When there is a collision between multiple objects and the final kinetic energy is different from the initial kinetic energy, it is said to be a inelastic collision. In these situations, the original kinetic energy is sometimes lost in the form of heat or sound, both of which are the results of the vibration of atoms at the point of collision. Though kinetic energy is not conserved in these collisions, momentum is still conserved and therefore the equations for momentum can be used to determine the motion of the various components of the collision.
Note: In contrast, a collision when the kinetic energy is conserved throughout the collision is called an elastic collision. Since collisions in the real world pretty much always result in some form of sound or heat being given off, almost all actual collisions are inelastic collisions, but some cases - such as two billiard balls colliding - are close enough to that they can be approximated as if they were actually elastic collisions.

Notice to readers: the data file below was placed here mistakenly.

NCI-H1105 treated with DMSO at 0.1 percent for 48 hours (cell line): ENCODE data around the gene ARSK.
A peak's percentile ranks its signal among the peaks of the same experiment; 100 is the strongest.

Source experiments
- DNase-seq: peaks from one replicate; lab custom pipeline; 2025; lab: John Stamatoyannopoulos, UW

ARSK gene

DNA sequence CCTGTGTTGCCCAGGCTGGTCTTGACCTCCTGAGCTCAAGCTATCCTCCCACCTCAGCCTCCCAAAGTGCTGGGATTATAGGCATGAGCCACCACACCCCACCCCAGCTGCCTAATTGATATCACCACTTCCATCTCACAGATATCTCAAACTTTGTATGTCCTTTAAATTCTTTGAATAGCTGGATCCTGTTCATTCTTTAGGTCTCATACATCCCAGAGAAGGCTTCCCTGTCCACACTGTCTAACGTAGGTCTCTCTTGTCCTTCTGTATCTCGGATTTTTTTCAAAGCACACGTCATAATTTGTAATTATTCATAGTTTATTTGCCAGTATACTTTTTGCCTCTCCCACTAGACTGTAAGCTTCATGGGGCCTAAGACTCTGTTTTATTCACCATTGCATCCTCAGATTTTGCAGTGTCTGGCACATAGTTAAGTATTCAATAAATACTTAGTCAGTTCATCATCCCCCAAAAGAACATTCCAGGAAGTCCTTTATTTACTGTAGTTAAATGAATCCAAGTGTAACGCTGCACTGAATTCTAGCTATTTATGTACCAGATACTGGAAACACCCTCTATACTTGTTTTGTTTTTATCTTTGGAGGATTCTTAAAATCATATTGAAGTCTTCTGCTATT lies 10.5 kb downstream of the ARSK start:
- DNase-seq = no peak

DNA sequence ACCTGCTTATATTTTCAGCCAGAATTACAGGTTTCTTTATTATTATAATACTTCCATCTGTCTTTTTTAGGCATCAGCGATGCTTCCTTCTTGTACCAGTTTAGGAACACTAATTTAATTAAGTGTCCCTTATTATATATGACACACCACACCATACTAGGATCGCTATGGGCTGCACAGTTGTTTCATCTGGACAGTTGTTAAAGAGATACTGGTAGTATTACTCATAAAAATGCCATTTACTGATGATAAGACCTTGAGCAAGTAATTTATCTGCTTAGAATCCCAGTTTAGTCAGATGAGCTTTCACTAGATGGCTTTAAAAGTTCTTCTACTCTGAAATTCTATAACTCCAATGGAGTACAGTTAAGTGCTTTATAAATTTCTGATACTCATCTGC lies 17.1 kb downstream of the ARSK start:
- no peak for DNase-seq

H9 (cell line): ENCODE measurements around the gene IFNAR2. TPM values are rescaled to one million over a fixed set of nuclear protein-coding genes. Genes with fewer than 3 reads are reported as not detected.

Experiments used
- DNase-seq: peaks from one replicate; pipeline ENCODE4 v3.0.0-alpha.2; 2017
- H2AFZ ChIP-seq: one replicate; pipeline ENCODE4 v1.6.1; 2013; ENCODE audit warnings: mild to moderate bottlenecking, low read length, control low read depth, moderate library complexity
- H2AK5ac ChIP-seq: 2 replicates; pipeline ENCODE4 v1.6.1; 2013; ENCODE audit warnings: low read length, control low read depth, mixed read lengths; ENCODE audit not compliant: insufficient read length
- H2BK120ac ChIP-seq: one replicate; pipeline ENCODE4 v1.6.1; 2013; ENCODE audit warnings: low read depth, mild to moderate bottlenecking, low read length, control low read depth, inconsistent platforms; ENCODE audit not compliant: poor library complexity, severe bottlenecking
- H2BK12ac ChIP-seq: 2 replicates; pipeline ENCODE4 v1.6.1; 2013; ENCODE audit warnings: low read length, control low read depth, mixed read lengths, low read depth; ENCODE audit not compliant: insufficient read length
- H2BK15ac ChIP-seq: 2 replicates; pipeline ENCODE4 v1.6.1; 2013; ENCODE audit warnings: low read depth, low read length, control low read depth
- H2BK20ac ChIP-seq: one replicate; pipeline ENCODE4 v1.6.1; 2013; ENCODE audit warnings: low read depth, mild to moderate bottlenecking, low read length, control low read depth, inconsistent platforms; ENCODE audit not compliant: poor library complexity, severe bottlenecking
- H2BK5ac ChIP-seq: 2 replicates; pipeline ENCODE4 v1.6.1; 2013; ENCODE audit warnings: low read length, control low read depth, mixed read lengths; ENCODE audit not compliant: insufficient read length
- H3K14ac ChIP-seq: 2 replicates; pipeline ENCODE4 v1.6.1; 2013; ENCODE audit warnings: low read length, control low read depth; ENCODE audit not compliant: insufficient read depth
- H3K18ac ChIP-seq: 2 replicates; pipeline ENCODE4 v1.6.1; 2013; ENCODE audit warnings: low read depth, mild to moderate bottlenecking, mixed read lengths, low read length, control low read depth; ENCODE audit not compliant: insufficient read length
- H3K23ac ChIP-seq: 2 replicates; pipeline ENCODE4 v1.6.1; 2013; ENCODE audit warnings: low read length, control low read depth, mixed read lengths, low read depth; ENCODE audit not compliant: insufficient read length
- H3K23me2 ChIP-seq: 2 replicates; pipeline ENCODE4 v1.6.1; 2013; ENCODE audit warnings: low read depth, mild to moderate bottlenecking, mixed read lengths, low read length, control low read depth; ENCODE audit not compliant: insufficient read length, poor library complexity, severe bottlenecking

Perfectly Inelastic Collision
While an inelastic collision occurs anytime that kinetic energy is lost during the collision, there is a maximum amount of kinetic energy that can be lost. This sort of collision, called a perfectly inelastic collision, the colliding objects actually end up "stuck" together. In this case, momentum is still used to figure out what has happened, but there are fewer objects after the collision than there were before the collision ... because multiple objects are now stuck together.
A classic example of this is shooting a bullet into a block of wood, called a ballistic pendulum. The bullet goes into the wood and stops. Kinetic energy is lost (mostly through the friction of the bullet heating the wood as it enters), and at the end there's one object instead of two. For two objects, this is the equation that would be used for a perfectly inelastic collision.
Equation for a Perfectly Inelastic Collision:
m1v1i + m2v2i = (m1 + m2)vf